Study Results Debunk ‘Obesity Paradox’ for Individuals With Heart Failure


Data indicated that waist-to-height ratio is a better indicator of outcomes in patients with HF than body mass index.

3d rendered illustration of heart attack and heart disease 3D illustration | Image Credit: appledesign -

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Investigators have debunked the idea of the “obesity paradox” that individuals with heart failure (HF) who are obese or overweight are thought to be less likely to die or end up in the hospital compared with individuals with a normal weight, according to the results of a study published in European Heart Journal.

The findings demonstrate that if physicians measure the ratio of waist to height of patients, rather than looking at body mass index (BMI), the assumption that individuals with a BMI of 25 kg/m2 or more is not relevant.

“The paradox was far less evident when we looked at waist-to-height ratios, and it disappeared after adjustment for prognostic variables. After adjustment, both BMI and waist-to-height ratio showed that more body fat was associated with a greater risk of death or hospitalization for [HF,] but this was more evident for waist-to-height ratio. When looking at waist-to-height ratio, we found the top 20% of people with the most fat had a 39% increased risk of being hospitalized for [HF] compared to [individuals] in the bottom 20% who had the least fat,” Jawad Butt, a research fellow from Copenhagen University Hospital, said in a statement.

The paradox relates findings that suggested that, though individuals are at greater risk of developing heart issues if they are obese or overweight, once an individual has developed a heart condition, those with higher BMIs appeared to do better and are less likely to die than those of normal weight.

Various explanations have suggested that extra fat is protective against further health problems and death, especially as those who develop a chronic and severe illness often lose weight, according to the investigators.

In this study, investigators explored the different ways of measuring the proportions and size of individuals while also including anthropometric measurements, such as waist circumference, waist-to-height ratio, and waist-to-hip ratio, and adjusting patient outcomes to account for other factors to predict these outcomes, including natriuretic peptides.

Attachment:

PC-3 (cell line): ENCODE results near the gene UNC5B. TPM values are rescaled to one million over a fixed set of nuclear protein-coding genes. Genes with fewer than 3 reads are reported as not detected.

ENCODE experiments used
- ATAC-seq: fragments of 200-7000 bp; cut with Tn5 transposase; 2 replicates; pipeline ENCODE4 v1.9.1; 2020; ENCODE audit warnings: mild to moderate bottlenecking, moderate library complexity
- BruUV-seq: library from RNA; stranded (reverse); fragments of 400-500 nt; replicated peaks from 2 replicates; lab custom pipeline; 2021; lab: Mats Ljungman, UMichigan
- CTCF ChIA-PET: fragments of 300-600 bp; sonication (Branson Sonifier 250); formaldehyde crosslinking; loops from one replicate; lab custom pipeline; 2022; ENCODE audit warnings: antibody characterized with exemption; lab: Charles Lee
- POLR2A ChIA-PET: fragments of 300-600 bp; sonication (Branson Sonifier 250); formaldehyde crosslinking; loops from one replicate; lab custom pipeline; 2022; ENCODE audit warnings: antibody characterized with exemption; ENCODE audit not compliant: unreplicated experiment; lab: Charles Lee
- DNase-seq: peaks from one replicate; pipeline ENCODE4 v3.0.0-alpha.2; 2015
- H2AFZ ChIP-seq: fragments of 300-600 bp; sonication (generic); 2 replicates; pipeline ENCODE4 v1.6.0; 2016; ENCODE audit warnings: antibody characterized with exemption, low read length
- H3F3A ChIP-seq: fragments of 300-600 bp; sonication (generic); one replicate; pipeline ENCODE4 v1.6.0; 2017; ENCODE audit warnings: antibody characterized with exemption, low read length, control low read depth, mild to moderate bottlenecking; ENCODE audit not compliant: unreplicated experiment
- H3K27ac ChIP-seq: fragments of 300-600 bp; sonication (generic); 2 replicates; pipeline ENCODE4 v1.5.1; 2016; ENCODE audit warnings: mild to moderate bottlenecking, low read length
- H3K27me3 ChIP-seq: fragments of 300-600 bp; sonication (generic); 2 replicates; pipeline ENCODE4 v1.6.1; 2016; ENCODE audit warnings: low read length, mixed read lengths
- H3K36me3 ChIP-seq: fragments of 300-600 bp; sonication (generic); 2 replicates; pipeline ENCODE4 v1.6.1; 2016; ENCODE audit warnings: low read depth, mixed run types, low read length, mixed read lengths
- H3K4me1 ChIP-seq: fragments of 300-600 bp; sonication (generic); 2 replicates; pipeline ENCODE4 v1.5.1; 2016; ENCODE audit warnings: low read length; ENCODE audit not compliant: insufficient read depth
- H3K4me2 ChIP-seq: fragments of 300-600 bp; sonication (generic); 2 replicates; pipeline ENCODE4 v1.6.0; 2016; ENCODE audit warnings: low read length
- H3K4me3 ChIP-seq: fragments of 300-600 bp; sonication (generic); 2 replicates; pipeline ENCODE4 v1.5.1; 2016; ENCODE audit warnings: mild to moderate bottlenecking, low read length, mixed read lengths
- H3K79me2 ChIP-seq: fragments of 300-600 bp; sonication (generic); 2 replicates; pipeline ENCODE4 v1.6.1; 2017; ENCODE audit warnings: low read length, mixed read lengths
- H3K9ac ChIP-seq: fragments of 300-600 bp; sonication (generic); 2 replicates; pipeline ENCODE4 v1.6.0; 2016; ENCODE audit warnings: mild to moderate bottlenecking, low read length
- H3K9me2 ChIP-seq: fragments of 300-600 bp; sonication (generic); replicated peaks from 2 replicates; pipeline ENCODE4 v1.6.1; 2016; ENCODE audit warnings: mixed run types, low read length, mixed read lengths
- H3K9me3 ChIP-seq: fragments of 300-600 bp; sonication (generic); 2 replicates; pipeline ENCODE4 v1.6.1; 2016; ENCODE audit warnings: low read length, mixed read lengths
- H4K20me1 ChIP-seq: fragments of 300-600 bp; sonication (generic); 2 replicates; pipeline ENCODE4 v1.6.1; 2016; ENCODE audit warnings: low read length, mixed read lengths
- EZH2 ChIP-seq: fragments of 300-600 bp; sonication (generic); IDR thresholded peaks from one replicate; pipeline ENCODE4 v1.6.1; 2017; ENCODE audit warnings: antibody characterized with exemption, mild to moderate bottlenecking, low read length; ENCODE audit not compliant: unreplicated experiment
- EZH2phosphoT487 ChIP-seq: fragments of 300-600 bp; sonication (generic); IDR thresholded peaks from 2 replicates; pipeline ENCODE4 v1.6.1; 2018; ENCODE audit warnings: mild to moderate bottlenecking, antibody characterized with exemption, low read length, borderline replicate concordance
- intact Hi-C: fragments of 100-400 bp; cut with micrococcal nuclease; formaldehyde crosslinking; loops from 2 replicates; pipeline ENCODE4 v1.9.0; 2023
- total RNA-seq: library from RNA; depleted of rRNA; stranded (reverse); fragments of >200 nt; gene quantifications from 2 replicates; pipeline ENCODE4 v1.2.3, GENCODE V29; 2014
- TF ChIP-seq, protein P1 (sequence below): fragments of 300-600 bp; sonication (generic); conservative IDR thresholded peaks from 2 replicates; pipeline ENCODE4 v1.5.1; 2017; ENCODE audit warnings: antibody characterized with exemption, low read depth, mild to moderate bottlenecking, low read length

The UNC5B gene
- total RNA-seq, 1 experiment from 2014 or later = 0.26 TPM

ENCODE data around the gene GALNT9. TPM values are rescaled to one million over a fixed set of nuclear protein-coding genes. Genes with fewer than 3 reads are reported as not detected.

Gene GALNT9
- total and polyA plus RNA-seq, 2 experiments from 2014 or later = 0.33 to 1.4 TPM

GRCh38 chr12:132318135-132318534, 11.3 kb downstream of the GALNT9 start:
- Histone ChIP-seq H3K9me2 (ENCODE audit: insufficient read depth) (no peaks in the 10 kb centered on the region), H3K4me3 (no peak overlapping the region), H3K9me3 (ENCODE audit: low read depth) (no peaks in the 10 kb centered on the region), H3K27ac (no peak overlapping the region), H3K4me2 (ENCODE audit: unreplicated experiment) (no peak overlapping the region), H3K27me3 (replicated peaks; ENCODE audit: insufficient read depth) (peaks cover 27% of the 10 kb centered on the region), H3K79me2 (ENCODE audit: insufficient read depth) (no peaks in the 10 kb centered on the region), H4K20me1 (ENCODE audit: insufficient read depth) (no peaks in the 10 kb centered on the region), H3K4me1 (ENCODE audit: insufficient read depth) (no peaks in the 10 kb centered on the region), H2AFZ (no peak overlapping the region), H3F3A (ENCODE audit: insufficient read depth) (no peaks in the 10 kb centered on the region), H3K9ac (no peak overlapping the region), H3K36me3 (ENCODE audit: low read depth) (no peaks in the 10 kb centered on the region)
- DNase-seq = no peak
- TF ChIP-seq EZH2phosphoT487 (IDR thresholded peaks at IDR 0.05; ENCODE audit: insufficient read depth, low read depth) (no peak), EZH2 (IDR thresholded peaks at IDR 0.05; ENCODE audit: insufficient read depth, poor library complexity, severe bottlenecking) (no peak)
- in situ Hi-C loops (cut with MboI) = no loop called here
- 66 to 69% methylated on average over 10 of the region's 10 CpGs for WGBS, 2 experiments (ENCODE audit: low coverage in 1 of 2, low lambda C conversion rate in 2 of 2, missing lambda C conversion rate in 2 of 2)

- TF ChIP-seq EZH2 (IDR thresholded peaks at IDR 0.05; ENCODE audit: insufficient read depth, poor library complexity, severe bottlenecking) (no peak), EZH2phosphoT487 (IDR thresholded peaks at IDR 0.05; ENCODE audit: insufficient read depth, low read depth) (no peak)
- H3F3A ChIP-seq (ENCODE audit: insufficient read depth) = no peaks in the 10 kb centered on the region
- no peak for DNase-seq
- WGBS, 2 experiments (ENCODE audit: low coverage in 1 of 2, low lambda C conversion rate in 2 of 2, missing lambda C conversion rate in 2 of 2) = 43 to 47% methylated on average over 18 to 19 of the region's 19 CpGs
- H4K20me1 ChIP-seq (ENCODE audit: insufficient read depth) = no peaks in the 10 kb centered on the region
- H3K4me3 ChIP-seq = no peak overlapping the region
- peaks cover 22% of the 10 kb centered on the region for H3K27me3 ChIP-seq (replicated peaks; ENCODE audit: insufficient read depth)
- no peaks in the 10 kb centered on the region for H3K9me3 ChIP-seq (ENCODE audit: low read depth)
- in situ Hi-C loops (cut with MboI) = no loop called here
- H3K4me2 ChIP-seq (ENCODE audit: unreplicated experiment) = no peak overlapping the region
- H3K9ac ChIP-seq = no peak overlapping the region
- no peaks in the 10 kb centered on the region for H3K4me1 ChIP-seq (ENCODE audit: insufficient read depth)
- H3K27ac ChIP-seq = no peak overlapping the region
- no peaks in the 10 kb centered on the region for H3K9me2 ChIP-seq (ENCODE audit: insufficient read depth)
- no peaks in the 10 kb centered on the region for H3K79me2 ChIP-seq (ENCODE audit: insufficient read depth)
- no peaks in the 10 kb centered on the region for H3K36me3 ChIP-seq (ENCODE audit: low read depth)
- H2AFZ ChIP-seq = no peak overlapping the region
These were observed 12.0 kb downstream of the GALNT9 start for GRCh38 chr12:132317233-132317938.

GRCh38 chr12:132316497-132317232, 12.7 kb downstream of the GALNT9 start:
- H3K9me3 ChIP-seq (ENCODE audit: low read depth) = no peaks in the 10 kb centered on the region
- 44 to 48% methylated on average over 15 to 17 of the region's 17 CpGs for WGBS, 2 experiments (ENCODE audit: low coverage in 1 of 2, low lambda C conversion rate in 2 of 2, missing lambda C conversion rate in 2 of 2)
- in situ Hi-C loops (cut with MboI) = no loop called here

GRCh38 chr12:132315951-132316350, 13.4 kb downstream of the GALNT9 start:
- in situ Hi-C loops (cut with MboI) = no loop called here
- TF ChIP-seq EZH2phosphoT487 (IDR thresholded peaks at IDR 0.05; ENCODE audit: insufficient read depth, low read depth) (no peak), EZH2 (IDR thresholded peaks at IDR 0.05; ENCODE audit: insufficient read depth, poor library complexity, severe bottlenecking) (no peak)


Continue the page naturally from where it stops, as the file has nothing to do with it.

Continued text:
“Natriuretic peptides are the single most important prognostic variable in patients with [HF]. Normally, levels of natriuretic peptides rise in [individuals] with [HF], but patients living with obesity have lower levels than those who are normal weight,” John McMurray, professor of Medical Cardiology at the University of Glasgow in the United Kingdom, said in the statement.

Investigators analyzed data from 1832 women and 6567 men with HF and reduced ejection fraction who were enrolled in the PARADIGM-HF (NCT01035255) randomized controlled trial that occurred in 47 countries.

Data on anthropometric measurements, blood pressure, blood tests, BMI, medical histories, and treatments were collected.

Investigators eliminated the obesity-survival paradox by adjusting the results to take account of all the factors that can affect outcomes, including levels of natriuretic peptides.

Limitations of the study included that it can be difficult to accurately measure body shapes, such as waist circumference, because it can be carried out by different physicians. Additionally, further unknown factors could have affected these results.


Study shows ‘obesity paradox’ does not exist: waist-to-height ratio is a better indicator of outcomes in patients with heart failure than BMI. Science Daily. News release. March 22, 2023. Accessed March 24, 2023.

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